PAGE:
Littlehey prison specialises in male sex offenders, eleven of whom, 1% of the inmates, are on the Transgender Pathway. Women prisoners should be protected from sex offenders, and this indicates trans women have male patterns of violence, she says. Statistics must record biological sex, not be compromised by “women” including “trans women”.

Miranda Yardley popped up to argue that gynephile trans women are autogynephile perverts, often “unremarkably masculine”, and only “Transsexuals” such as herself, after her operation, should be protected. She deliberately muddies the waters when she says I am not anti-transgender, I am transsexual, because she has just made a distinction to exclude most trans women from protection under law.

Everyone has to draw the line somewhere. I feel that those of us who transition or intend to should be protected: so if you intend to live life long as a woman, even before transition, you should be allowed in changing rooms. That is the legal position now. I feel that if you live full time as a woman you should get gender recognition by stating that you intend to do so life-long and in that case should have access to women’s services. Possibly you should have to show you have lived full time for a year.

Theirs is a transphobic argument. They say a majority of women will be perturbed to see trans women even in shop changing rooms where doors to cubicles provide complete privacy; but they do not object, because they are socialised to care for others. They feel fear, anger and disgust, and rationalise that they are right to feel these things, and all women should.

They deny they are hostile to us- they say they only object when we wrongfully enter women’s space. But they trivialise us, saying we play dress-up, and monster us, by referring to autogynephilia, drawing attention to transitioning sex offenders, and claiming we are perverts. They cannot see any common ground or common interest which justifies treating us as women even to the extent of letting us try on clothes in shops.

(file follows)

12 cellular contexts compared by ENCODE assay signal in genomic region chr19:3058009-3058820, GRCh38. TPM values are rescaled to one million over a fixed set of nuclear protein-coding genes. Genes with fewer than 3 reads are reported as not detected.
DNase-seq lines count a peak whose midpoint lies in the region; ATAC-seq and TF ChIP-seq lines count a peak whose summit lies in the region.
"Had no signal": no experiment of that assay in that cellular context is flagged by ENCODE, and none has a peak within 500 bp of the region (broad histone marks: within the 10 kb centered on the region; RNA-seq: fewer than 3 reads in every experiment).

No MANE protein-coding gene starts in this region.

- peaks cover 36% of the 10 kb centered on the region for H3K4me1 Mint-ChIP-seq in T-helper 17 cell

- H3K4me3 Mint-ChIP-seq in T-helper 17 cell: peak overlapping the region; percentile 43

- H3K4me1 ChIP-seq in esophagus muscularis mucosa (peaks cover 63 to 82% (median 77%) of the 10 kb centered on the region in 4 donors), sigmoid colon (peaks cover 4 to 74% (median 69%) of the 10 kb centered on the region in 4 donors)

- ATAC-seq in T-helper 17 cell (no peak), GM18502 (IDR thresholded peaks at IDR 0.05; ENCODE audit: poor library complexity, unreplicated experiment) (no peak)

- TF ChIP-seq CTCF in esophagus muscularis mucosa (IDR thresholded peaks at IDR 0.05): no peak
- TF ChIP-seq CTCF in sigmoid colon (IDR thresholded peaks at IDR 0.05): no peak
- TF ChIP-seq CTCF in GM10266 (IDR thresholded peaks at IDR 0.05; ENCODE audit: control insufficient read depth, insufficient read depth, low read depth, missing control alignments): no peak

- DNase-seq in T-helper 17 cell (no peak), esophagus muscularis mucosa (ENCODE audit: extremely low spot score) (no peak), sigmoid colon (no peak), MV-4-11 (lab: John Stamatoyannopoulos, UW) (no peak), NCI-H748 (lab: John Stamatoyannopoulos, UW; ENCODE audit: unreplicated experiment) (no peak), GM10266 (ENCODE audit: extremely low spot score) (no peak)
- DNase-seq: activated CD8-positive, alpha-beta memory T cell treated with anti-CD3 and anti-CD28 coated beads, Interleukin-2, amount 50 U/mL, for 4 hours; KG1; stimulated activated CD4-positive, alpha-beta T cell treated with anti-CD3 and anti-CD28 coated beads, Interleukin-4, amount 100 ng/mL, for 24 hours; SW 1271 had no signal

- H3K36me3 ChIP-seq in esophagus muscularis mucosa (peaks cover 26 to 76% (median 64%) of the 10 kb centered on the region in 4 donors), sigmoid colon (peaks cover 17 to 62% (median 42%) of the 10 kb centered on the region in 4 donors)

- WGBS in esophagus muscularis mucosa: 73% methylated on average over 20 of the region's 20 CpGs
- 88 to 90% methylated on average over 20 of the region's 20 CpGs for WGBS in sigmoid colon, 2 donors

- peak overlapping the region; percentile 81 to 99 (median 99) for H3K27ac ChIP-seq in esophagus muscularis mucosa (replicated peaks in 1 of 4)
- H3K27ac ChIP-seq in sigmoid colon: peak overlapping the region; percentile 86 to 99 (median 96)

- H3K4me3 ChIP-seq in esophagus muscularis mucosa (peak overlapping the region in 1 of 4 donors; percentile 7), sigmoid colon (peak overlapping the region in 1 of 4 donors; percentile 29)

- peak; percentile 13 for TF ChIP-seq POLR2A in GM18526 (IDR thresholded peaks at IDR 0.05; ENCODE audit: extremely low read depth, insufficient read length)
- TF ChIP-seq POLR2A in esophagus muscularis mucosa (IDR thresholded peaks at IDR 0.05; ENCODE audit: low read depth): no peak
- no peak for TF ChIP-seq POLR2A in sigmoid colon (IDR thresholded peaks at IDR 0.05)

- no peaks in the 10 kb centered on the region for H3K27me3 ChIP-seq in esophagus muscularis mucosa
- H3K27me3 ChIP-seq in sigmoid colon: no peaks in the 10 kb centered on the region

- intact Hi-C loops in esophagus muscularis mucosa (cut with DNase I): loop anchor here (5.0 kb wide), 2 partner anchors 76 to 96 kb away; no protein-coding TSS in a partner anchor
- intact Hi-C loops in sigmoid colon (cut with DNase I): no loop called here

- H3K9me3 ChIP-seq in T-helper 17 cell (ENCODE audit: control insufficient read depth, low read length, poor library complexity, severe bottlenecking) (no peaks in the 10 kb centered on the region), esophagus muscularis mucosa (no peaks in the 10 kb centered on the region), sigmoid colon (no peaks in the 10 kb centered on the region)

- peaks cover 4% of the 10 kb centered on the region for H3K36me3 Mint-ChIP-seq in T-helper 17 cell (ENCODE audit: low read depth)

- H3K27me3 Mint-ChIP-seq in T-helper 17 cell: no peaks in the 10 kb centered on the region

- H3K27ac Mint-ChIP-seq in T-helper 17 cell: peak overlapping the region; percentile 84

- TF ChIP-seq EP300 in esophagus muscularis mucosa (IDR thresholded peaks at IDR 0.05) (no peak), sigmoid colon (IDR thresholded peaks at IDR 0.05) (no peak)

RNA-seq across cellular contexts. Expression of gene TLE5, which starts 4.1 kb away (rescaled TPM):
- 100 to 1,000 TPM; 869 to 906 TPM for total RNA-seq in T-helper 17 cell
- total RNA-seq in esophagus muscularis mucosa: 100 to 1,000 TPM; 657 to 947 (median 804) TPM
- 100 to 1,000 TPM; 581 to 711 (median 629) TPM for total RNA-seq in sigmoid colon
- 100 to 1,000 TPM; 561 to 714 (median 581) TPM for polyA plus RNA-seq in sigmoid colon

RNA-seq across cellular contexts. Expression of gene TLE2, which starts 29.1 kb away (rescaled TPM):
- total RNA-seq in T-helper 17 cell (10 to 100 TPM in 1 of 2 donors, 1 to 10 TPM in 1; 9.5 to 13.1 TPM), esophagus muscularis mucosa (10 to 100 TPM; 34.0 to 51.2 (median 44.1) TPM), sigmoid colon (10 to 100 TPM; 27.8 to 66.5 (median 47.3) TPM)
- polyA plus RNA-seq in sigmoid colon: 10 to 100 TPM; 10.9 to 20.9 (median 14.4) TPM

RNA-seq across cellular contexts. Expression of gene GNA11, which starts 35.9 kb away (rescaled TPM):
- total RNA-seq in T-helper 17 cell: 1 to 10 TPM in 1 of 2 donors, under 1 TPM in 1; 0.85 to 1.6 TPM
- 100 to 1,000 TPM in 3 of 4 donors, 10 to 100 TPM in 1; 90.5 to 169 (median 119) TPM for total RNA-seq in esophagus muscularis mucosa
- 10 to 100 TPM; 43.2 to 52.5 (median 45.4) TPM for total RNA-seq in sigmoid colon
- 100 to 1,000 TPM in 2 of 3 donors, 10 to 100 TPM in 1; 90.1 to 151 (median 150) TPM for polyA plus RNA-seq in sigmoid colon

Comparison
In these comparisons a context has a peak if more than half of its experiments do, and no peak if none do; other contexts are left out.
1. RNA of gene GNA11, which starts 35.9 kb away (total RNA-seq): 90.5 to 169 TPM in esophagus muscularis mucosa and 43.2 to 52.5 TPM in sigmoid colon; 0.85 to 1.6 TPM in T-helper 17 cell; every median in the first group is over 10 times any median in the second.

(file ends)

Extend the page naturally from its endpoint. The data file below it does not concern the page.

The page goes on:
They will not accept common ground except on their terms, where trans women would be excluded from all women’s space. Even Miranda Yardley would be excluded. I thought that they could be brought round by seeing themselves as part of a gender non-conforming minority- all gender non-conforming people should stick together- but they see feminine gender as oppressive, and any female conformity to gender a sign of oppression.

Therefore the answer is to speak winsomely to the unconvinced middle. We are not a threat, not really. We mean you no harm. We are traumatised by the effort of trying to be men. Judge us by what we do, rather than by unsubstantiated fears. The TERFs work with David Davies MP, a non-entity whose most famous moment is inciting Islamophobic hatred, and are few in number. Rape Crisis Scotland, presumably with some feminist sympathies, says We do not regard trans equality and women’s equality to be in competition or contradiction with each other. We can ignore the TERFs, and let cis women refute them.